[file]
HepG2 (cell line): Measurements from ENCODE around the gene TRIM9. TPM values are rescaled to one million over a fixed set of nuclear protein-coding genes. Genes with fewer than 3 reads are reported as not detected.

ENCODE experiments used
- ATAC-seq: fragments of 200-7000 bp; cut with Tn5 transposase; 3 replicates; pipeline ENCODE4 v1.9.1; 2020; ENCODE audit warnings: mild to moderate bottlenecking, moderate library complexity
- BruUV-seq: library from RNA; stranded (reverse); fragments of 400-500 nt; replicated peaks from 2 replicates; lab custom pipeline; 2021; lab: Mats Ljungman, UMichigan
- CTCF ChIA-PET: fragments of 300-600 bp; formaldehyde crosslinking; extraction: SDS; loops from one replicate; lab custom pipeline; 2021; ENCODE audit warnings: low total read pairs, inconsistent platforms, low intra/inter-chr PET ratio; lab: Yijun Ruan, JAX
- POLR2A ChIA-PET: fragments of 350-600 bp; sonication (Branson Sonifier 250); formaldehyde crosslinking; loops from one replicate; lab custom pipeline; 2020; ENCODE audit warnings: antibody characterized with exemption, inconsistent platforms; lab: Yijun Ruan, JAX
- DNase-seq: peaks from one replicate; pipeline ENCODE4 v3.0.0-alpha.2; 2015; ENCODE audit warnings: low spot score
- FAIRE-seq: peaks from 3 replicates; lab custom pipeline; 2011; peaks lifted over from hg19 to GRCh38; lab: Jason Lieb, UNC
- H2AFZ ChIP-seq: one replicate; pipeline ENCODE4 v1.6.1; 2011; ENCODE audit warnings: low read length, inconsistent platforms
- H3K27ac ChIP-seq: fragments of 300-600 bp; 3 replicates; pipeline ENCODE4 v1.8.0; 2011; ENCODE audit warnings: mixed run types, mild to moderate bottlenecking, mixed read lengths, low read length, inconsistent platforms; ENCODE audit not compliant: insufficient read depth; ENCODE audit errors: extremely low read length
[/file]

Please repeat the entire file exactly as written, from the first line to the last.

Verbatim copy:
HepG2 (cell line): Measurements from ENCODE around the gene TRIM9. TPM values are rescaled to one million over a fixed set of nuclear protein-coding genes. Genes with fewer than 3 reads are reported as not detected.

ENCODE experiments used
- ATAC-seq: fragments of 200-7000 bp; cut with Tn5 transposase; 3 replicates; pipeline ENCODE4 v1.9.1; 2020; ENCODE audit warnings: mild to moderate bottlenecking, moderate library complexity
- BruUV-seq: library from RNA; stranded (reverse); fragments of 400-500 nt; replicated peaks from 2 replicates; lab custom pipeline; 2021; lab: Mats Ljungman, UMichigan
- CTCF ChIA-PET: fragments of 300-600 bp; formaldehyde crosslinking; extraction: SDS; loops from one replicate; lab custom pipeline; 2021; ENCODE audit warnings: low total read pairs, inconsistent platforms, low intra/inter-chr PET ratio; lab: Yijun Ruan, JAX
- POLR2A ChIA-PET: fragments of 350-600 bp; sonication (Branson Sonifier 250); formaldehyde crosslinking; loops from one replicate; lab custom pipeline; 2020; ENCODE audit warnings: antibody characterized with exemption, inconsistent platforms; lab: Yijun Ruan, JAX
- DNase-seq: peaks from one replicate; pipeline ENCODE4 v3.0.0-alpha.2; 2015; ENCODE audit warnings: low spot score
- FAIRE-seq: peaks from 3 replicates; lab custom pipeline; 2011; peaks lifted over from hg19 to GRCh38; lab: Jason Lieb, UNC
- H2AFZ ChIP-seq: one replicate; pipeline ENCODE4 v1.6.1; 2011; ENCODE audit warnings: low read length, inconsistent platforms
- H3K27ac ChIP-seq: fragments of 300-600 bp; 3 replicates; pipeline ENCODE4 v1.8.0; 2011; ENCODE audit warnings: mixed run types, mild to moderate bottlenecking, mixed read lengths, low read length, inconsistent platforms; ENCODE audit not compliant: insufficient read depth; ENCODE audit errors: extremely low read length